Although our study is based on a relatively large sample size with a long follow-up period, it has some limitations. Like all other retrospective studies, our study is inevitably subject to multiple biases. Moreover, the CCT regimens were largely heterogeneous, which hindered our study from further exploring the most effective CCT regimen.
This retrospective study suggested that CCT further prolonged survival compared with CRT alone for LA-NSCLC without increasing treatment-related toxicities. Subgroup analysis identified that the survival advantages of CCT were more significant for males, patients with age < 60 years, non-squamous histology, pretreatment KPS ≥ 80, stage IIIb, SD and radiotherapy dose ≥ 60 Gy. Further prospective investigations that incorporate patient characteristics and treatment response are needed to validate our results.
Three-dimensional conformal radiotherapy
American joint committee on cancer
Complete blood cell count
Cancer specific survival
Common terminology criteria for adverse events
Distant metastasis-free survival
Docetaxel plus cisplatin
Etoposide plus cisplatin
Hoosier oncology group
Intensity modulated radiotherapy
Karnofsky performance score
Locally advanced non-small-cell lung cancer
Local regional progression-free survival
Paclitaxel plus carboplatin
Positron emission tomography
Response evaluation criteria for solid tumors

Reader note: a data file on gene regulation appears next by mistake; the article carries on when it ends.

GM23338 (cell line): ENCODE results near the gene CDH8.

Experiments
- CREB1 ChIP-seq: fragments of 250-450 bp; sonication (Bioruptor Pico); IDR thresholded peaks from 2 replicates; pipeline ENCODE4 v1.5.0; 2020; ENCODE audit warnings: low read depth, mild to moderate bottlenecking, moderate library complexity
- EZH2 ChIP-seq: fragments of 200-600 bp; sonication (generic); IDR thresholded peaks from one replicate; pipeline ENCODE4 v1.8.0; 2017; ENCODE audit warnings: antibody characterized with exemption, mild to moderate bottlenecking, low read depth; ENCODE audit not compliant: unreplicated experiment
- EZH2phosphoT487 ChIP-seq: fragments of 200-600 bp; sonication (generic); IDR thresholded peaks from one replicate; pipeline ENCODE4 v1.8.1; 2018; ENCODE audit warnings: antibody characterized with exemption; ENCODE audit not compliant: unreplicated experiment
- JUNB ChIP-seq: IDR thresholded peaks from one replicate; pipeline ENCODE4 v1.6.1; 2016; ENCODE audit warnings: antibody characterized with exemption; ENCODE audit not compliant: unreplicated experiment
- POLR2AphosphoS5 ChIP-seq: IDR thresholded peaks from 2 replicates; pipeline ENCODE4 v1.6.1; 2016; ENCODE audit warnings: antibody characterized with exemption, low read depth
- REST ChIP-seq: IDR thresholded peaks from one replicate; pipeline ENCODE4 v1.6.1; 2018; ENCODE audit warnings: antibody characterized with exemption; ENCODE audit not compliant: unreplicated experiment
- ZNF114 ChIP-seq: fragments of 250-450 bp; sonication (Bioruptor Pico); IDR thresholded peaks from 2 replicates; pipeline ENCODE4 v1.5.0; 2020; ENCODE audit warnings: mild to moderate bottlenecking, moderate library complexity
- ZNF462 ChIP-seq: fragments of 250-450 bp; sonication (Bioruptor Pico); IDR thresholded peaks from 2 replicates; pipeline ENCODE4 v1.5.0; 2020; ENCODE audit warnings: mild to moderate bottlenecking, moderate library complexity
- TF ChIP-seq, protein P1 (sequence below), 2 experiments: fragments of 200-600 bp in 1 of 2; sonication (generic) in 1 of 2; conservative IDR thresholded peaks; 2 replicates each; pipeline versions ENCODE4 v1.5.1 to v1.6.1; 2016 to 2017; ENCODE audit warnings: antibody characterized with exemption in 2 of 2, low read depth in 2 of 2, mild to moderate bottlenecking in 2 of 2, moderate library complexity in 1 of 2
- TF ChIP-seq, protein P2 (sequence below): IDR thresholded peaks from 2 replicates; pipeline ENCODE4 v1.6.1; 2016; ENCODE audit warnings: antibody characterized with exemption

Radiation therapy oncology group
Squamous cell carcinoma
Southwest oncology group
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This work was supported by the National Natural Science Foundation of China (81272616).
The authors declare that they have no competing interests.
LL participated in acquisition of data, analysis and interpretation of data, and drafting of the manuscript. NB, ZJ, J.Li, JW, XW, ZH, J.Lv, J.Liang, ZZ, YW, WY carried out the study during clinical observation, follow up, collected the clinical data for analysis. LW conceived of the study, participated in its design and coordination and revised the final manuscript. All authors have read and approved the final manuscript.
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Liu, L., Bi, N., Ji, Z. et al. Consolidation chemotherapy may improve survival for patients with locally advanced non-small-cell lung cancer receiving concurrent chemoradiotherapy - retrospective analysis of 203 cases. BMC Cancer 15, 715 (2015). https://doi.org/10.1186/s12885-015-1710-2
- Locally advanced
- Non-small-cell lung cancer
- Consolidation chemotherapy